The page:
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Early-life air pollution and green space exposures as determinants of stunting among children under age five in Sub-Saharan Africa



Childhood malnutrition is a major public health issue in Sub-Saharan Africa (SSA) and 61.4 million children under the age of five years in the region are stunted. Although insight from existing studies suggests plausible pathways between ambient air pollution exposure and stunting, there are limited studies on the effect of different ambient air pollutants on stunting among children.


Explore the effect of early-life environmental exposures on stunting among children under the age of five years.


In this study, we used pooled health and population data from 33 countries in SSA between 2006 and 2019 and environmental data from the Atmospheric Composition Analysis Group and NASA’s GIOVANNI platform. We estimated the association between early-life environmental exposures and stunting in three exposure periods – in-utero (during pregnancy), post-utero (after pregnancy to current age) and cumulative (from pregnancy to current age), using Bayesian hierarchical modelling. We also visualise the likelihood of stunting among children based on their region of residence using Bayesian hierarchical modelling.


The findings show that 33.6% of sampled children were stunted. In-utero PM2.5 was associated with a higher likelihood of stunting (OR = 1.038, CrI = 1.002–1.075). Early-life exposures to nitrogen dioxide and sulphate were robustly associated with stunting among children. The findings also show spatial variation in a high and low likelihood of stunting based on a region of residence.

Impact Statement

  • This study explores the effect of early-life environmental exposures on child growth or stunting among sub-Saharan African children. The study focuses on three exposure windows – pregnancy, after birth and cumulative exposure during pregnancy and after birth. The study also employs spatial analysis to assess the spatial burden of stunted growth in relation to environmental exposures and socioeconomic factors. The findings suggest major air pollutants are associated with stunted growth among children in sub-Saharan Africa.

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Fig. 1
Fig. 2: Effect of in-utero environmental exposures on stunting among children aged under five years.
Fig. 3: Effect of post-utero environmental exposures on stunting among children aged under five years.
Fig. 4: Effect of cumulative period environmental exposures on stunting among children aged under five years.
Fig. 5: Region-specific effect on stunting among children under 5 years for in-utero period.
Fig. 6: Region-specific effect on stunting among children under 5 years for post-utero period.
Fig. 7: Region-specific effect on stunting among children under 5 years for cumulative period.

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Data availability

The data used in this study are publicly available. The health and demographic data is accessible via the Demographic and Health Survey program data portal ( Interested parties have to register on the portal for the data. We do not have permission to share this data. The data for air pollutants and enhanced vegetation index are also accessible through NASA’s GIOVANNI platform ( The PM2.5 dataset is available on the website of the Atmospheric Composition Analysis Group (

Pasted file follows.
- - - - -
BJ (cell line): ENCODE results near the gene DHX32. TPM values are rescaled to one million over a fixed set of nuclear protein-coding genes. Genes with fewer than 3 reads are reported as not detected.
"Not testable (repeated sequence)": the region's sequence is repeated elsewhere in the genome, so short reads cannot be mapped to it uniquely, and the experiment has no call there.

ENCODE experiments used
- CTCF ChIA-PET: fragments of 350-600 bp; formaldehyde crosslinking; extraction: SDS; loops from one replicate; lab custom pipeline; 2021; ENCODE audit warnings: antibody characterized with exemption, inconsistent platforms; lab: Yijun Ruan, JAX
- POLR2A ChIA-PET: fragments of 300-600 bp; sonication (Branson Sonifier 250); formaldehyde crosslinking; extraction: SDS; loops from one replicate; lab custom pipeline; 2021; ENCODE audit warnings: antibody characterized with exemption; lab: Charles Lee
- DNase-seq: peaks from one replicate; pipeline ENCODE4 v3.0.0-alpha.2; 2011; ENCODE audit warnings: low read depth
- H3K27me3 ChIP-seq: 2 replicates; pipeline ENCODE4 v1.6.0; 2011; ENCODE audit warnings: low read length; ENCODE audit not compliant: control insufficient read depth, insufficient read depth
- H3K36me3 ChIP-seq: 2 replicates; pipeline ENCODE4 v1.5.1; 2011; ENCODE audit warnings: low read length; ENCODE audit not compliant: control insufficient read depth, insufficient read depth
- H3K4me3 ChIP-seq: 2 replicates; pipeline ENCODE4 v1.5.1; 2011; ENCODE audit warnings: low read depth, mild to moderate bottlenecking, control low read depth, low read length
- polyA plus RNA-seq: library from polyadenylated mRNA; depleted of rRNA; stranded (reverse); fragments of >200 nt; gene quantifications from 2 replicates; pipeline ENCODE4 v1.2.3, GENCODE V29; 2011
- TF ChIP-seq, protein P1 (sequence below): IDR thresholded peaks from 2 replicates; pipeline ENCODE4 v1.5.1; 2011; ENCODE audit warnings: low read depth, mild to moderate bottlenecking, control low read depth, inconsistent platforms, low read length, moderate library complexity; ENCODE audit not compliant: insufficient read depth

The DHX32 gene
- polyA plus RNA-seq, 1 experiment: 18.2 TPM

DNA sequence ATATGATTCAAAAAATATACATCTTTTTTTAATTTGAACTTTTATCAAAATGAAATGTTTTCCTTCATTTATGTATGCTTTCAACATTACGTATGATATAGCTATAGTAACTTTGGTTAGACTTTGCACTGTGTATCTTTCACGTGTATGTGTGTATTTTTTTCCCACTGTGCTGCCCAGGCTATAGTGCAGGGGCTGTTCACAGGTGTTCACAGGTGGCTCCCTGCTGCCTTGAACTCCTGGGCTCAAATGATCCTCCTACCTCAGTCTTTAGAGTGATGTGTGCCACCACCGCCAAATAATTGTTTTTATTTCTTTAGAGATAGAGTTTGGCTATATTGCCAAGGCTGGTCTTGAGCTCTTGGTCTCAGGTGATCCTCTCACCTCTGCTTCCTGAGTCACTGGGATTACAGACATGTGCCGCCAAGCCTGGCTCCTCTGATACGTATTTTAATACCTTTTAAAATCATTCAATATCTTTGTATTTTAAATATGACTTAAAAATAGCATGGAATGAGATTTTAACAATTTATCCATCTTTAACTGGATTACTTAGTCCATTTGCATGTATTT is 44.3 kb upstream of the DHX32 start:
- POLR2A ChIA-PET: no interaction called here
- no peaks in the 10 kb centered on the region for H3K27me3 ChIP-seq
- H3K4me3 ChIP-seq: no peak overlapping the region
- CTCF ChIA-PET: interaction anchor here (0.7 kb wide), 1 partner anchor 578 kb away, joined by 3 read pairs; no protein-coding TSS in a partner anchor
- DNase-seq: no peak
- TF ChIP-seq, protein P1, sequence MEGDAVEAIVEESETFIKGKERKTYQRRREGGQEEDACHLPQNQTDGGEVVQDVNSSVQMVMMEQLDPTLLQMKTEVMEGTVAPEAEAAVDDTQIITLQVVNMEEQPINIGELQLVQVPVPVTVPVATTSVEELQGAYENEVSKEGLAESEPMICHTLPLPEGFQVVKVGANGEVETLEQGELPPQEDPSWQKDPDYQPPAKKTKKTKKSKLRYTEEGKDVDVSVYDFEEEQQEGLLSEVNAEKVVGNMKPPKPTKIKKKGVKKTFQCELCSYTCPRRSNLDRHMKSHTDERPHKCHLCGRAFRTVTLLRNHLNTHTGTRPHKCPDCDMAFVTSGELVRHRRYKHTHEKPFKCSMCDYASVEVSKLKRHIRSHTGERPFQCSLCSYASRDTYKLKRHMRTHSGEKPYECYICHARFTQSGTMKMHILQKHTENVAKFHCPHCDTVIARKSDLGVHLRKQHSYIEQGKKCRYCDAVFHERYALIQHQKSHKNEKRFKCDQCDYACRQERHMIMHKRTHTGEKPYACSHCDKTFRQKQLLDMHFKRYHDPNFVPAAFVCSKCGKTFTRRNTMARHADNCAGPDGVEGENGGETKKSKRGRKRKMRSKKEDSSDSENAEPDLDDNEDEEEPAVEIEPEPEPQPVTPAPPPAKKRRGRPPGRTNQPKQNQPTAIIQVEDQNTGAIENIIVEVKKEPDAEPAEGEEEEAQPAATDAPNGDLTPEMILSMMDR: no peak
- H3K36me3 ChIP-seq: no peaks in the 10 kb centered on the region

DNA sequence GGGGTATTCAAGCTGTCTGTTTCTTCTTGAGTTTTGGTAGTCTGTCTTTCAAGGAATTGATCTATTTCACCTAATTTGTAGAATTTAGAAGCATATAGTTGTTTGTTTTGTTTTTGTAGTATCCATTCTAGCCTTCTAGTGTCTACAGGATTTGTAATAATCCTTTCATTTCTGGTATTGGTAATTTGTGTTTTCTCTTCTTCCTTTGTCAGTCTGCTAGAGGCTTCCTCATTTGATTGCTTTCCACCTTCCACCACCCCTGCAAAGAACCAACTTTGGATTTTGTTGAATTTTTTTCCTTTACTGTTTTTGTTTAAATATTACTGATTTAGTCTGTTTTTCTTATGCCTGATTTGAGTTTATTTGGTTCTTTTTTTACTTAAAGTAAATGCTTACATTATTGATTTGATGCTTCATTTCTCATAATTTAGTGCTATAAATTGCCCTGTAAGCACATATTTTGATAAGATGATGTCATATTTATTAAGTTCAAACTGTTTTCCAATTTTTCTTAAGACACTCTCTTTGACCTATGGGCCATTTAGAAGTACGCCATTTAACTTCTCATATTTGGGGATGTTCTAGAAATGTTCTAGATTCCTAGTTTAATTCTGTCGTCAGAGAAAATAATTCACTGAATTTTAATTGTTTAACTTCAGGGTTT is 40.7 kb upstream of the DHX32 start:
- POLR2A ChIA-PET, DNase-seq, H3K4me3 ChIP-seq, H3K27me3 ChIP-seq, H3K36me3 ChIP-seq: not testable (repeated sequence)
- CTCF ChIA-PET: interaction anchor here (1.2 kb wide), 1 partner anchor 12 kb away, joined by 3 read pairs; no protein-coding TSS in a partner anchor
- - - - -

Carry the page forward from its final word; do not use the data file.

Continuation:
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Prince M. Amegbor and Clive E. Sabel were supported by Big Data Centre for Environment and Health (BERTHA) funded by the Novo Nordisk Foundation Challenge Programme (grant NNF17OC0027864). Mark W. Rosenberg is the Tier I Canada Research Chair in Aging, Health and Development and supported by funding from the Canada Research Chairs program. We are also grateful to the NASA’s Goddard Earth Sciences Data and Information Services Center (GES DISC), the USAID DHS programme, and Atmospheric Composition Analysis Group at Dalhousie University and Washington University for the data used in this study.


There is no funding for this research; however, the authors wish to acknowledge support from the Big Data Centre for Environment and Health (BERTHA) funded by the Novo Nordisk Foundation Challenge Programme (grant NNF17OC0027864).

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Authors and Affiliations



PMA, CES, AJM, LHM and MWR designed and conceptualised the study. PMA curated data and developed statistical methods. PMA, CES, AJM, LHM and MWR were involve in the analysis and investigation. PMA wrote the original draft with supervision from CES, AJM, LHM and MWR. All authors contributed to reviewing, revising and editing the manuscript. All authors had access to all data used in the study. All authors had final responsibility for the decision to submit for publication.

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Correspondence to Prince M. Amegbor.

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Ethical approval

This is an observational study. The DHS surveys including the procedures and questionnaires were reviewed and approved by the ICF Institutional Review Board (IRB). Additionally, ethical review was conducted by an IRB in the host country for the surveys. ICF IRB ensures that the survey complies with the U.S. Department of Health and Human Services regulations for the protection of human subjects (45 CFR 46), while the host country IRB ensures that the survey complies with laws and norms of the nation. No further ethics approval was needed for this study.

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Amegbor, P.M., Sabel, C.E., Mortensen, L.H. et al. Early-life air pollution and green space exposures as determinants of stunting among children under age five in Sub-Saharan Africa. J Expo Sci Environ Epidemiol (2023).

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